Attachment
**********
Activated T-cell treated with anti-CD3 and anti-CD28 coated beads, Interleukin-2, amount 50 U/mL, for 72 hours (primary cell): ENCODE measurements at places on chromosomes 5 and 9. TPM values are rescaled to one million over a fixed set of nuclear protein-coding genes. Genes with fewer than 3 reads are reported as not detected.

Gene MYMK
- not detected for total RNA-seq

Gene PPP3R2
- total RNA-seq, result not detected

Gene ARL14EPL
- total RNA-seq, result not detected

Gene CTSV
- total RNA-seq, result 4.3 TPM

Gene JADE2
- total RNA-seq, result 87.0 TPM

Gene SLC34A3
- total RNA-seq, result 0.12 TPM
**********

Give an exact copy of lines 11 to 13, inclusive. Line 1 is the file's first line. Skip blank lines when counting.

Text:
- total RNA-seq, result 87.0 TPM

Gene SLC34A3
- total RNA-seq, result 0.12 TPM